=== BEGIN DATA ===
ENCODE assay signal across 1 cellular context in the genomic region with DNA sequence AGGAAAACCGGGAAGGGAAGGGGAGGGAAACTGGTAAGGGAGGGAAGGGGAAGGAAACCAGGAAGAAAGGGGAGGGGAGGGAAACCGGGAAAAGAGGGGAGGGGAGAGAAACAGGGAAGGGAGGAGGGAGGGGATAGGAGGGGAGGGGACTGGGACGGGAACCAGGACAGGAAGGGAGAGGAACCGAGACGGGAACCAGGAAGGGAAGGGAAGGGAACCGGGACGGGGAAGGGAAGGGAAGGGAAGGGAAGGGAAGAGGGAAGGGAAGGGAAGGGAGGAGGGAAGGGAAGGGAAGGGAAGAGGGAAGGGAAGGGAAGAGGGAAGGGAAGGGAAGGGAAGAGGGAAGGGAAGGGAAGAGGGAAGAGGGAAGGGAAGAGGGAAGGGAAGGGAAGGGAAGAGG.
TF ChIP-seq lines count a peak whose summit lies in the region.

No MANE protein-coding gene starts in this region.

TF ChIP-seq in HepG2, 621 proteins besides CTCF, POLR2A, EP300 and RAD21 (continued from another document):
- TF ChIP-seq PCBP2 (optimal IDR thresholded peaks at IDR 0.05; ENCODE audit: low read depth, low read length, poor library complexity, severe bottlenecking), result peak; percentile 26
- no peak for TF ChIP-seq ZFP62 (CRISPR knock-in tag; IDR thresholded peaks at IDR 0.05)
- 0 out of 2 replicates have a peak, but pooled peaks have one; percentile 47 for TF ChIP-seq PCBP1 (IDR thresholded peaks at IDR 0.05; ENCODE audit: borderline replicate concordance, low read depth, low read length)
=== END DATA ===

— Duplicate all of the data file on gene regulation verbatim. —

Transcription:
ENCODE assay signal across 1 cellular context in the genomic region with DNA sequence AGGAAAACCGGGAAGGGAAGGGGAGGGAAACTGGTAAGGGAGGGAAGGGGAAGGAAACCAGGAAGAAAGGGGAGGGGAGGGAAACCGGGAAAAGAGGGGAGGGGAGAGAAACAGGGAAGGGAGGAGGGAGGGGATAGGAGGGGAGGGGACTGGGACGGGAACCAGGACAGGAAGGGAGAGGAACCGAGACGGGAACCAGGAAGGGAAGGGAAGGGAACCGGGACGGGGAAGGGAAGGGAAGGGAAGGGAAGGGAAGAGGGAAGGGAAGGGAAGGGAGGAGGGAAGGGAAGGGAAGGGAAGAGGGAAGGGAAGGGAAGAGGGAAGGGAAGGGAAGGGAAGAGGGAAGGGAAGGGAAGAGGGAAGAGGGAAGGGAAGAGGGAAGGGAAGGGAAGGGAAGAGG.
TF ChIP-seq lines count a peak whose summit lies in the region.

No MANE protein-coding gene starts in this region.

TF ChIP-seq in HepG2, 621 proteins besides CTCF, POLR2A, EP300 and RAD21 (continued from another document):
- TF ChIP-seq PCBP2 (optimal IDR thresholded peaks at IDR 0.05; ENCODE audit: low read depth, low read length, poor library complexity, severe bottlenecking), result peak; percentile 26
- no peak for TF ChIP-seq ZFP62 (CRISPR knock-in tag; IDR thresholded peaks at IDR 0.05)
- 0 out of 2 replicates have a peak, but pooled peaks have one; percentile 47 for TF ChIP-seq PCBP1 (IDR thresholded peaks at IDR 0.05; ENCODE audit: borderline replicate concordance, low read depth, low read length)